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Talking Cancer: Tips from the International Workshop for Scientific Journalism

Talking Cancer: Tips from the International Workshop for Scientific Journalism

Picture of William Heisel

I was fortunate enough to be asked by the National Cancer Institute to speak to a group of journalists and health agency professionals earlier this month in Buenos Aires. I was thrilled to meet so many talented and dedicated journalists in one room, and I had a chance to talk about how to best write about disease with people like Nora Bar from La Nacion in Argentina, Dr. Otis Brawley, the chief medical officer for the American Cancer Society, Ivan Oransky, the editor for Reuters Health, and Nelvis Castro, the associate director for multicultural and international communications at the National Cancer Institute. The event's discussions were so fruitful that I wanted to share some of the tips with you for writing about cancer and other diseases.

The first few tips are below.

1. Approach cancer care ethically, logically, and rationally. This came up over and over in the two-day "Cancer Research in the Media" symposium. Brawley said it best: "Very frequently, the public, the press, and doctors confuse what they believe with what is scientifically known. And very commonly, after five, 10 or 15 years of doing something, we find out something we were doing is actually wrong."

2. Try to understand the differences between cancers. As the National Cancer Institute points out, there are more than 100 different types of cancer. This is because the disease, at its core, is such a basic deviation from the norm. It happens when cells start dividing uncontrollably and damage other healthy cells and tissues. The very idea of conducting workshops like the one in Buenos Aires started, in part, because journalists were treating all cancers exactly the same way: a threat that needed to be found early and treated aggressively. But finding cancer early only lowers mortality in certain cancers. And treating all cancers aggressively can do more harm than good. The good news is that journalists want to understand and explore these differences. Castro told me that when they first started training journalists, they found that there was a huge audience out there of reporters who want better tools to make sense of health evidence and translate it for readers. I certainly saw that in Buenos Aires.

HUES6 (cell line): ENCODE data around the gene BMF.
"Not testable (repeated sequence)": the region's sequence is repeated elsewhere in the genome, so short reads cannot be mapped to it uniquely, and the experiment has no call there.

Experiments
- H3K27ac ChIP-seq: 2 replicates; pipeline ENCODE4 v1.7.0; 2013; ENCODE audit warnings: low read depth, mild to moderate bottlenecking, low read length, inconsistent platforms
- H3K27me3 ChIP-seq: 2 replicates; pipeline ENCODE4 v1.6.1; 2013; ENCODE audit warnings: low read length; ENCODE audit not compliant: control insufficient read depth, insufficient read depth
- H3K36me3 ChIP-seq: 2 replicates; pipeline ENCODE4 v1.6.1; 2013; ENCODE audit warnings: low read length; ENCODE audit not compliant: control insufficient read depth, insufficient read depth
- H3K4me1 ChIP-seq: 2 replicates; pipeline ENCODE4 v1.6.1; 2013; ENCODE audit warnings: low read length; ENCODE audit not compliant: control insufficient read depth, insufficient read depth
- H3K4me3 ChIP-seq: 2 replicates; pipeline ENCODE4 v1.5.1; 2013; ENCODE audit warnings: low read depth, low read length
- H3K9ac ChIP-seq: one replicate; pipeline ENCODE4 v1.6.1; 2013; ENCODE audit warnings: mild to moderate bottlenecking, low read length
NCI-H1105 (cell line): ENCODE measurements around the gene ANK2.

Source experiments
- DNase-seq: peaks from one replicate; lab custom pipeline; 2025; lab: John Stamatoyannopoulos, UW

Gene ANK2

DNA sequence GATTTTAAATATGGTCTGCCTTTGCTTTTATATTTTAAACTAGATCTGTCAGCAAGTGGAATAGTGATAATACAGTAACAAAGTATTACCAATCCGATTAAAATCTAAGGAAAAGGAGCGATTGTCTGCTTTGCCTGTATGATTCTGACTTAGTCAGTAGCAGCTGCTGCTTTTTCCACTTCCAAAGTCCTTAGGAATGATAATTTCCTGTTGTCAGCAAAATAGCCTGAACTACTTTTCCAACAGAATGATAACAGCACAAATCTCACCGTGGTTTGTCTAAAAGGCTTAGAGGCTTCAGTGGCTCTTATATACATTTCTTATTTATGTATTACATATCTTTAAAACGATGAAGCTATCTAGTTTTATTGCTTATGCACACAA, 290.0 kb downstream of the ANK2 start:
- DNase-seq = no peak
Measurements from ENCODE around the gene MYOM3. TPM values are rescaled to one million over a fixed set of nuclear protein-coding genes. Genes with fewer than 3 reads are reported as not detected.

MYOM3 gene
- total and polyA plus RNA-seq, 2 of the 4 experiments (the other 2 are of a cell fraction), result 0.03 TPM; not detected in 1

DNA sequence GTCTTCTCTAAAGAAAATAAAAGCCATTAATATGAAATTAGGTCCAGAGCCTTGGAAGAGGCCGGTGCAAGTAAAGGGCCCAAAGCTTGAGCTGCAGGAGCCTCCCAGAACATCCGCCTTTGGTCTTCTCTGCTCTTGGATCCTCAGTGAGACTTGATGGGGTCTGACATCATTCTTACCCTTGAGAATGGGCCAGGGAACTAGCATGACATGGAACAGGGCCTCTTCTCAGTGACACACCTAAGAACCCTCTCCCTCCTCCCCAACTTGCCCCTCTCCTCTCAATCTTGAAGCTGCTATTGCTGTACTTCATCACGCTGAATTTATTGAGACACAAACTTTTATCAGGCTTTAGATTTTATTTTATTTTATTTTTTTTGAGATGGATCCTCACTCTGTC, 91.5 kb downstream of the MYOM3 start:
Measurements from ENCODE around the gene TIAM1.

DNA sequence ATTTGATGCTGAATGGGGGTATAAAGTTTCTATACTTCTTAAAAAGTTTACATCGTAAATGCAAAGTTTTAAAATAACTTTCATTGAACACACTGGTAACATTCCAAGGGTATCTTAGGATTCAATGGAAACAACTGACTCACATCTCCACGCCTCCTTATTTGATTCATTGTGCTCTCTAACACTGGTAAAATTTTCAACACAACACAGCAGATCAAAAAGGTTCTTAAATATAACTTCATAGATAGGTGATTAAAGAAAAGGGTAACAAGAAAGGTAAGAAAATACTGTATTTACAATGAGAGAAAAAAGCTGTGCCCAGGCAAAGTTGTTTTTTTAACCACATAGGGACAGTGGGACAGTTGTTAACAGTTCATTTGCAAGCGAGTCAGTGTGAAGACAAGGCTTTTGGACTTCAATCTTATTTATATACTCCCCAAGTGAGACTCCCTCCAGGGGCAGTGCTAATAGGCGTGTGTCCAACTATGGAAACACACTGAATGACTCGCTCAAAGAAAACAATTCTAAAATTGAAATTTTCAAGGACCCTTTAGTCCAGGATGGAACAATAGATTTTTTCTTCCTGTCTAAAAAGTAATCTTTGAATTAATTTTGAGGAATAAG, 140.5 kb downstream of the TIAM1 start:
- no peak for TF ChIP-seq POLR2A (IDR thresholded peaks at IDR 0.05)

3. Beware of promises of cures just around the corner. Roberto Marmolejo Guarneros, an editor at CNN Mexico, asked the group to remember the hype surrounding "pink Viagra" a few years ago. The drug, flibanserin, was promoted by Boehringer Ingelheim for something being called Hypoactive Sexual Desire Disorder. Then, in 2010, the company decided to stop developing the product after an FDA panel said the benefits of the drug did not outweigh the risks. "Everyone was talking about this drug, and everyone was writing about this drug, but then it didn’t go anywhere," Guarneros said.

I’ll provide more tips on Friday and in future posts.             

Related Content:

How We Do Harm: Otis Brawley's new book skewers 'gluttony' of over-diagnosis, medical treatment

Moments of Failure: An Oncologist's Perspective

What Doctors Don't Know & Journalists Don't Convey About Screening May Harm Patients

Photo credit: TipsTimes via Flickr

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